Paper giant

Updated: 2012-10-26 12:45

By Zhang Lei (China Daily)

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Paper giant

Paper giant

Top: Xuan paper is the perfect medium for conveying the spirit of Chinese calligraphy. Above: Workers make xuan paper at a factory in Jingxian county. Making the paper calls for an intricate process involving 18 major procedures. Photos Provided to China Daily

Ancient xuan paper is more popular than ever, but its survival is precarious

Old xuan paper, or Chinese art paper, has become a new favorite of collectors. At the first China old xuan paper auction held in Beijing this month, 15,000 pieces of xuan paper (measuring 136 cm by 68 cm) produced by brands such as Red Star and Red Flag fetched a total of 2.66 million yuan ($425,300; 325,700 euros). The price of xuan paper has gone up four times since 2009, each time by more than 20 percent. A piece of old xuan paper made during the late Qing Dynasty (1644-1911) now sells for more than 10,000 yuan.

Xuan paper hails from Jingxian county, Anhui province, which was once under the jurisdiction of Xuanzhou prefecture in the Tang Dynasty (AD 618-907), hence its name.

Xuan paper, along with writing brushes, ink sticks and ink slabs, are known as "the scholar's four jewels".

Xuan paper, soft in texture but strong and durable with a high saturation capacity, is the perfect medium for conveying the spirit of Chinese calligraphy and painting.

It has also gained a reputation as "the king of all paper" for it can be stored for a thousand years without its color fading.

A piece of paper more than 5 years old can be considered old xuan paper. The older the paper, the smoother it is to write and paint on.

With the recent influx of money into the xuan paper industry, the top 10 factories around Jingxian county produce an average of 20 billion yuan worth of paper each year.

But the industry faces two serious obstacles - the lack of younger papermakers, and a limited supply of raw materials.

Xing Chunrong, chief engineer of China Xuan Paper Corporation, says: "The migrant flow of rural youth to urban cities has become the bottleneck for the inheritance of xuan paper making."

Xing is one of the few in China who are familiar with exactly how xuan paper is made.

"Although the paper enjoys great fame at home and abroad, we have failed to attract enough young people to pursue the old business," he says.

Having been in the business for 40 years, Xing feels his experience is difficult to pass on.

He began his career as a xuan paper worker in 1973 at the factory where descendants of the Cao family - a local family that exclusively held the skills of xuan paper making for centuries - still account for 60 percent of its staff. It was not until the late 1960s that the Caos started to recruit workers from outside the family.

The increasing demand for xuan paper has pushed up China's total production to 1,000 metric tons a year. The bark of the blue sandalwood tree grown in the valleys of Jingxian county is essential for making xuan paper. Although the purchase price of blue sandalwood bark has doubled since 2006, its supply still cannot satisfy expanding production.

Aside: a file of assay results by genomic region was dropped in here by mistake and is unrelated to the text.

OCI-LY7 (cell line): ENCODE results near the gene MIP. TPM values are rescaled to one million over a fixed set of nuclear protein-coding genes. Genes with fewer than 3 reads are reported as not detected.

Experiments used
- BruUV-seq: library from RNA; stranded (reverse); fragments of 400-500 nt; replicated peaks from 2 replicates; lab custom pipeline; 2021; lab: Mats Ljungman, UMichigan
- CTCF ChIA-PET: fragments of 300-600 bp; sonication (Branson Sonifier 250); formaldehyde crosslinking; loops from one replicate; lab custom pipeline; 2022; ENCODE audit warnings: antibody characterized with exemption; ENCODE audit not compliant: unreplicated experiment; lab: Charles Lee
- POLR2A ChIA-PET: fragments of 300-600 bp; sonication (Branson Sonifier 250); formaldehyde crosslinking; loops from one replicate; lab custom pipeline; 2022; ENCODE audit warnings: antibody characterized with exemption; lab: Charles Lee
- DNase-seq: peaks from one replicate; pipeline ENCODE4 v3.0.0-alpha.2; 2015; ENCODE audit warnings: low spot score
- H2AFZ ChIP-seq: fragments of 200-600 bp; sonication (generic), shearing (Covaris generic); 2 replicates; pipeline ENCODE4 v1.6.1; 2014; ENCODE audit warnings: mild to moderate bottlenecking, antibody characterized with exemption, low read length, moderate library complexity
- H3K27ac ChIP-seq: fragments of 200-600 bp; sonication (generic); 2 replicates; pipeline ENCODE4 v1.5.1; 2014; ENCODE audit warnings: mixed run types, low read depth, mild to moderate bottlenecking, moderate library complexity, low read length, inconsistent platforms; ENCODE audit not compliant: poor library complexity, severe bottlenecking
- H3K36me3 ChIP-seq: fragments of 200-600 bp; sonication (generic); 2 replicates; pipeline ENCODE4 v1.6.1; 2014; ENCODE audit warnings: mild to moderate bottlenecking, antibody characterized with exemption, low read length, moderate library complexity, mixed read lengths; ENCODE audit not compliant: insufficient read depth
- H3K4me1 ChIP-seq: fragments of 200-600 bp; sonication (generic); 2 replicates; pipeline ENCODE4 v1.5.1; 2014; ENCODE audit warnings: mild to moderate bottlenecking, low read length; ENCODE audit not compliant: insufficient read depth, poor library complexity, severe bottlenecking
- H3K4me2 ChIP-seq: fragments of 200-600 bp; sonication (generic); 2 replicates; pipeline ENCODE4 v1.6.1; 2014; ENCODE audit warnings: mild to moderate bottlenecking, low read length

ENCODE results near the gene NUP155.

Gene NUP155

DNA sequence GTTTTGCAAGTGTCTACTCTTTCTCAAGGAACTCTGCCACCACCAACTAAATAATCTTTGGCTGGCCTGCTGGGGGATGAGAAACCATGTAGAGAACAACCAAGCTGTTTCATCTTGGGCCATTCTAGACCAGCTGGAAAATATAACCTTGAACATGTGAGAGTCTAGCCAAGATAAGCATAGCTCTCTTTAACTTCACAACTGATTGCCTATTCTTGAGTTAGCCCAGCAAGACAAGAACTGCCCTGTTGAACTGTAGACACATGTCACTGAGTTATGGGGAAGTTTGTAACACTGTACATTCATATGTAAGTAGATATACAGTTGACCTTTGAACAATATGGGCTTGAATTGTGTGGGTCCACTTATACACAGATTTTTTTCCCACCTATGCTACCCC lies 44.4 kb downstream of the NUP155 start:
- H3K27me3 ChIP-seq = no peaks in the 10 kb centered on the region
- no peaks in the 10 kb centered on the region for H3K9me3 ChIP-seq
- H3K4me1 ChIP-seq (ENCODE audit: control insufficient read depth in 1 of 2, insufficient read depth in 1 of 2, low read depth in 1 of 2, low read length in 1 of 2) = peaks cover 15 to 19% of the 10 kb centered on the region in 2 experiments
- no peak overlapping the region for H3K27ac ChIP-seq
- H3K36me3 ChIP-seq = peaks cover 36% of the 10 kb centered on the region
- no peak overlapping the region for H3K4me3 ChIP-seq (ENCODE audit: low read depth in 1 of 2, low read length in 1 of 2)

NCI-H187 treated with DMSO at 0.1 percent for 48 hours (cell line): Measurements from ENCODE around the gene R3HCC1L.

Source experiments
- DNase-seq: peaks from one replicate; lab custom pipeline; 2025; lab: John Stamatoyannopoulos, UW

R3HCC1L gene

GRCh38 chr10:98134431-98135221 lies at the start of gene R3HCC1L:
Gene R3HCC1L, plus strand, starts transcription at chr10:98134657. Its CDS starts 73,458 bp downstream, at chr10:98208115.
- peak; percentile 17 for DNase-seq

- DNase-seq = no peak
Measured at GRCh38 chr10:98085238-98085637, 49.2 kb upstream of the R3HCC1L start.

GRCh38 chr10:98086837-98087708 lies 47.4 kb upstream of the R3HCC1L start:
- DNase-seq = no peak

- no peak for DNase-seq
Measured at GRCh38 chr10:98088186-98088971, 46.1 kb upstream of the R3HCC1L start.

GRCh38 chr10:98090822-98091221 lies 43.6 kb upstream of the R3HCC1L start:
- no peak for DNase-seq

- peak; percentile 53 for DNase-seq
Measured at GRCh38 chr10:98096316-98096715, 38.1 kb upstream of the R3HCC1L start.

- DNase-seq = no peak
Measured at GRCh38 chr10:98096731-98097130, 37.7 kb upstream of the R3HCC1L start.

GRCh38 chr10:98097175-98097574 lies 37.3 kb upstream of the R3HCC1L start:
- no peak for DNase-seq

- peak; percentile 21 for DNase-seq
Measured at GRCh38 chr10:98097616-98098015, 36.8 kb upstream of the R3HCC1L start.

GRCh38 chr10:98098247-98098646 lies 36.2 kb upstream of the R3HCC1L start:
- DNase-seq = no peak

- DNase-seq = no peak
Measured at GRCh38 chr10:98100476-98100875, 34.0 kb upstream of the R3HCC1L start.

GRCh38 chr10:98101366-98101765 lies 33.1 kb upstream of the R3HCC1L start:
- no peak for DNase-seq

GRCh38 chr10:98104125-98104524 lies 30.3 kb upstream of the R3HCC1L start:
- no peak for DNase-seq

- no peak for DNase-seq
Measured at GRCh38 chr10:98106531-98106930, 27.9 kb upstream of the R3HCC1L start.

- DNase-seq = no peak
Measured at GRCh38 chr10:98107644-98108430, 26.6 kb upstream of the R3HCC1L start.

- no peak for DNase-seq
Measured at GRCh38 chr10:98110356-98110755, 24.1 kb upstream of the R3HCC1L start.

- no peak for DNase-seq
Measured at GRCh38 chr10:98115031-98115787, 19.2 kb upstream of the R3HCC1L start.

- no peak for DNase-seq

Microfibers are abundant in sandalwood bark, which can lead to better damping properties in xuan paper. Mixed with rice straws grown out of the local tidelands that have fewer impurities, these two ingredients can help make the paper appear as white as possible and slow its decay.

Eighteen major procedures and 100 small steps are involved in making the paper, steaming and bleaching being the most important. After the rice straws and the bark are pounded and saturated in spring water for a month, they are cured in lime water at a specific ratio and temperature that are still kept secret.

After curing, the mixture is dried on hill slopes. All these procedures have to be repeated twice before the product is steamed into paper pulp.

During the bleaching that follows, workers have to dip their hands into cold water for long hours, even in winter.

Indoor drying is the next step; workers usually have to spend more than 10 hours in the drying room, which has an average temperature of 40 C.

Xuan paper dates back 1,500 years. It was first recorded in the ancient Chinese books Notes of Past Famous Paintings and New Book of Tang. It was during the late Song Dynasty (960-1279) that the Cao family in Jing-xian county monopolized the papermaking business.

The practice of collecting xuan paper is similarly ancient, having been around for more than 1,000 years.

A description in a Song Dynasty poem gives us a glimpse of its value: "If you have enough money, buy xuan paper instead of gold, for its smooth surface looks like the clouds in full spring."

Since the Tang Dynasty, it has been a staple of the literati. There are countless stories and anecdotes that relate xuan paper to big names such as the great painter Ouyang Xun and the Southern Tang Dynasty Emperor Li Yu.

In 1915, xuan paper won a gold award at the Panama-Pacific International Exposition in San Francisco, held to celebrate the opening of the Panama Canal the previous year.

In 2009, Xing and the art of making xuan paper were included in the National Intangible Cultural Heritage Lists.

Xing is now devoted to researching xuan paper and introducing new procedures in its manufacture. After studying a large number of historical records, he revived "imperial-only dragon cloud xuan paper" making that had been lost for about 250 years. Unlike traditional xuan paper, the dragon-cloud variety is decorated with dragon patterns.

"Diligence, perceptivity and luck have emboldened me to success," Xing says. "Unlike other old art, xuan paper is a collective wisdom, and I fear that with speculative production on the rise, how many factories are still doing it in a devoted manner?"

(China Daily 10/26/2012 page26)